|Tiller- (Skansen's- Ira in the M|
I DO Exist...To- Drive You Batty
|Barked: Thu Oct 11, '12 12:26pm PST |
"No need to defend my opinion ... the website speaks for itself. Anyone who knows two cents about responsible breeding can figure out whether they are doing a favor or disservice to the breed." That's pretty presumptive.
The markers of a responsible breeder. These "rules" exist as guidelines to ward novices off breeders of less standard, responsibility and quality. They are to be used in COMBINATION with your own commonsense.
A fine example is how many breeds a breeder should specialize in. The rule says having multiple breed is a no no. And yet it is not at all uncommon for an extremely ethical and accomplished breeder, over time, to have a yen for a new experience and take on another breed or two. That rule does not exist for them. It exists as a warning against mill type situations, questioning the individual being devoted to any breed per se, but rather being devoted to money and profit, using dogs as so much livestock, which is where care levels suffer. It has no link at all with someone who may have over time grown to have three breeds of choice, of all which they title, show, belong to their breed clubs. Clussexx is a fine example. They have won Westminster with both a Clumber and a Sussex, having a devotion to the heavier spaniel breeds. There is nothing dubious about what they do, whether or not they have four breeds of choice. They are an asset to any breed, very skilled and very devoted.
As regards the size of a breeder regarding litters, firstly, to regard someone like the breeder of one Mulder's dogs, she has a market, one where she is in heavy demand for working, for sport, for service, for breeding and for pet owners who would like the sort of pedigree she deals with with her dogs, reminding that once you are in the breed, you can easily recognize the different "styles" (regions) of GSD, so even for pet preference when you don't want to work your dog, there is a market there, too. It is a constant, steady stream from all these different markets.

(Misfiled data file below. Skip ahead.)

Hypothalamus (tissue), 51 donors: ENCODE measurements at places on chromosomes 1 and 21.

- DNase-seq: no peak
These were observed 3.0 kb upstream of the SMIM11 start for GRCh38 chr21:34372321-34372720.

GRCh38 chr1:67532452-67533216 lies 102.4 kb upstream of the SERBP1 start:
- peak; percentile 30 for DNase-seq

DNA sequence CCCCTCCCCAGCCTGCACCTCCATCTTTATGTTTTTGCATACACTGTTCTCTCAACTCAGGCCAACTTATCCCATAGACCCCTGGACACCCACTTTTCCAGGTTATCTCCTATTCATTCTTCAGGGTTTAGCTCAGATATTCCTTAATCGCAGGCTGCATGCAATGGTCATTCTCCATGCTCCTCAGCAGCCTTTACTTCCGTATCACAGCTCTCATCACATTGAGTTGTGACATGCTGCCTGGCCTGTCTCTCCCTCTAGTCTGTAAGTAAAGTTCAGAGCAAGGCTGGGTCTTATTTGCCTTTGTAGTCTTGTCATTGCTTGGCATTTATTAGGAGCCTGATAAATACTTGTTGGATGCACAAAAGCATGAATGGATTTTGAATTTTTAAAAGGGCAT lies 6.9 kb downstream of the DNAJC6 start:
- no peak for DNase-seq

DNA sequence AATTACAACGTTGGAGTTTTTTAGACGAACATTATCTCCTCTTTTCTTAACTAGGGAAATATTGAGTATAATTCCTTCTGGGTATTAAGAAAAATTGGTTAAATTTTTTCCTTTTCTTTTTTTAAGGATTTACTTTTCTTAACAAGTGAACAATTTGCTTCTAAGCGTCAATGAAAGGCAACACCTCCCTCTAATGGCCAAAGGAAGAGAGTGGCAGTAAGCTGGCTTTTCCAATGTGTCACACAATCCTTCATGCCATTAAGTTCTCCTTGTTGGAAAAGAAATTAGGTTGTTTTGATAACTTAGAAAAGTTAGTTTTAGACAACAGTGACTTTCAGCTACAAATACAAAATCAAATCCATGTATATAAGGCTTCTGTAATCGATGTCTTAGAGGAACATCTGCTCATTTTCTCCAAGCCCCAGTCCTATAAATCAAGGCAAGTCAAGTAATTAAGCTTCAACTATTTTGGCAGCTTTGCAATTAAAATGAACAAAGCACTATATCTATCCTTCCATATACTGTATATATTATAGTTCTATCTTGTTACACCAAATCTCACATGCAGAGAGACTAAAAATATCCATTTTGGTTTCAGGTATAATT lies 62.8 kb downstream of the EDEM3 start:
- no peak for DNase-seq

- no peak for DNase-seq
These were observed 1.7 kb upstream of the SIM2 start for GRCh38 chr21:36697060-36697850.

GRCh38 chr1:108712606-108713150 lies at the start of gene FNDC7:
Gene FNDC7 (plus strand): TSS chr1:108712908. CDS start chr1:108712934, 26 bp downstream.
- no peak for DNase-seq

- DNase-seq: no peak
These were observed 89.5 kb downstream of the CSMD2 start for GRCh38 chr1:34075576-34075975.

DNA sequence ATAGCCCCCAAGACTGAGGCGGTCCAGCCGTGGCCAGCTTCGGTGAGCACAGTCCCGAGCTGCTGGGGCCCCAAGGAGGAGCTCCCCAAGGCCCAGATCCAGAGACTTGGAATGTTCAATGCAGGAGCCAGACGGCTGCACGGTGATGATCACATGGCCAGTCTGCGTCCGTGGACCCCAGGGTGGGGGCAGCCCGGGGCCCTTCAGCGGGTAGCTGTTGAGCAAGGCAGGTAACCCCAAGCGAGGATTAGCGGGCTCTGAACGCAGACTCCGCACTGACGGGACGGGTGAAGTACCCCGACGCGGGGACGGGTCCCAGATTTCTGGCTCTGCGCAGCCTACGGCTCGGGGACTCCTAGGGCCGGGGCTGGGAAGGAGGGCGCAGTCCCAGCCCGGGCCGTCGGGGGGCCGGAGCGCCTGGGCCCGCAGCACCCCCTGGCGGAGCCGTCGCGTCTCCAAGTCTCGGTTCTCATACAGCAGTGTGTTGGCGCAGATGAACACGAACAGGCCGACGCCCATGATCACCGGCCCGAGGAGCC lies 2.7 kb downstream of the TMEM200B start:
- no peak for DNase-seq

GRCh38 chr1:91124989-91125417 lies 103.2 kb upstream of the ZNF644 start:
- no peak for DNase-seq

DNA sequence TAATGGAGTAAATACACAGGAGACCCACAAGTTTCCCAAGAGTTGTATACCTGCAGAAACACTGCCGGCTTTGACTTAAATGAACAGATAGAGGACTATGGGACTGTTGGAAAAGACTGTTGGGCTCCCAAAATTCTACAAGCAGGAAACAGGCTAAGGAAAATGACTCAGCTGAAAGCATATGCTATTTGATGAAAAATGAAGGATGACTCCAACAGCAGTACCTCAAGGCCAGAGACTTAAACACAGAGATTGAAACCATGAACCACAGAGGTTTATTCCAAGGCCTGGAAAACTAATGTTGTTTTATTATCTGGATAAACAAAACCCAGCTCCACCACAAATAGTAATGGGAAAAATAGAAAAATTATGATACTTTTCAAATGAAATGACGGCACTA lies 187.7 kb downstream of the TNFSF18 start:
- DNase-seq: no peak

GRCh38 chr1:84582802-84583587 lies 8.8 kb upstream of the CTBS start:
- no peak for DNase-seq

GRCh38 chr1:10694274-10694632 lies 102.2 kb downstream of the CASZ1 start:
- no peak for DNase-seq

*****And that HELPS the world of rescue. How? It helps by being a well known "go to" source for the GSD. Someone of deep experience, reputation and credential, which makes it far more difficult for BYBs to set up shop. Breeders who are able to establish a station such as that do much to limit the viability of setting up a far less sincere and profit minded BYB business, which is far more culpable for the contribution to the shelter crisis than more sincerely dedicated breeders are.*****
In terms of Royalair, in a roundtable debate about the GSD breed people would find things to snark at surely...they are huge, lack type, have the drive of a potato....but very few breed people I know don't have some measure of affection for Royalair, who almost no matter how old you are have been a part of this breed from your childhood. They literally have third generation families on Royalair dogs....a child's grandfather raised with a Royalair puppy. Many, many repeat customers. Litters that at times are spoken for even prior to the breeding taking place. A level of admiration for a kennel that has a soft spot for the oversized, easygoing family dog GSD from the 50's, and who....here is the trick....consistently produces that dog.